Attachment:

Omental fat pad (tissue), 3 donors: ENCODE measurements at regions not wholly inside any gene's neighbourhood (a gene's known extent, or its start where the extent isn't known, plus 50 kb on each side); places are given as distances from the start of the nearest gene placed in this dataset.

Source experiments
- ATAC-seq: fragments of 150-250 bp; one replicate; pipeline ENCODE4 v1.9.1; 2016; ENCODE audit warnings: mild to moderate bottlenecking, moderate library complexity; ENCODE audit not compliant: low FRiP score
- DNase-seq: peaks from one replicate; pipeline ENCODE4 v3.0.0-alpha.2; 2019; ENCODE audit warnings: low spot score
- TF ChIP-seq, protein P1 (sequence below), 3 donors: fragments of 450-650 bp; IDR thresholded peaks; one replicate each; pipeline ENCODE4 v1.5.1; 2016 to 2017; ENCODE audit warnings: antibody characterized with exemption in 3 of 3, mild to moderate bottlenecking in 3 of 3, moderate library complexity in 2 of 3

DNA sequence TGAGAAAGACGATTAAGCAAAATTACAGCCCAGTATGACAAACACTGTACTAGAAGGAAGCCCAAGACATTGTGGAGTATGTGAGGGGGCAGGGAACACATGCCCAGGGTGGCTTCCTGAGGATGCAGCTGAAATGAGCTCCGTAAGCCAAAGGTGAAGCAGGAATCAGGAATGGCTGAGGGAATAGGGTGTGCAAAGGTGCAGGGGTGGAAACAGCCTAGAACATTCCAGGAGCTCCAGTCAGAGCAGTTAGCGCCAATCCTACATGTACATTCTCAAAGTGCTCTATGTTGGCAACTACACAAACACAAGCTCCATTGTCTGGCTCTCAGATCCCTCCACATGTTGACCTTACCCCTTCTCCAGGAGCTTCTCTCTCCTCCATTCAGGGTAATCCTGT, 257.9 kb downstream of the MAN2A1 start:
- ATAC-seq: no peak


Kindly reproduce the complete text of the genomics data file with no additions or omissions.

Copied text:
Omental fat pad (tissue), 3 donors: ENCODE measurements at regions not wholly inside any gene's neighbourhood (a gene's known extent, or its start where the extent isn't known, plus 50 kb on each side); places are given as distances from the start of the nearest gene placed in this dataset.

Source experiments
- ATAC-seq: fragments of 150-250 bp; one replicate; pipeline ENCODE4 v1.9.1; 2016; ENCODE audit warnings: mild to moderate bottlenecking, moderate library complexity; ENCODE audit not compliant: low FRiP score
- DNase-seq: peaks from one replicate; pipeline ENCODE4 v3.0.0-alpha.2; 2019; ENCODE audit warnings: low spot score
- TF ChIP-seq, protein P1 (sequence below), 3 donors: fragments of 450-650 bp; IDR thresholded peaks; one replicate each; pipeline ENCODE4 v1.5.1; 2016 to 2017; ENCODE audit warnings: antibody characterized with exemption in 3 of 3, mild to moderate bottlenecking in 3 of 3, moderate library complexity in 2 of 3

DNA sequence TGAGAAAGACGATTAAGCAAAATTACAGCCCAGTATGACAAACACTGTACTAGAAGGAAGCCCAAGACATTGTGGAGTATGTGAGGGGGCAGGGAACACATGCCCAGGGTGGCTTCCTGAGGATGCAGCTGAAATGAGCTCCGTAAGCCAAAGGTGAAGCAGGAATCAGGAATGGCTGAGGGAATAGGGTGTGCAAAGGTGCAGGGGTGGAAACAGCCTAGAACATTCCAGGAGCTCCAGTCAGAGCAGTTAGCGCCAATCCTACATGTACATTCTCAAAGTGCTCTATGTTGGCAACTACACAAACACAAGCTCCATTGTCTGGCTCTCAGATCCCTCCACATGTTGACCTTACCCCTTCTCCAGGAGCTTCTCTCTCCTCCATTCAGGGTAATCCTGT, 257.9 kb downstream of the MAN2A1 start:
- ATAC-seq: no peak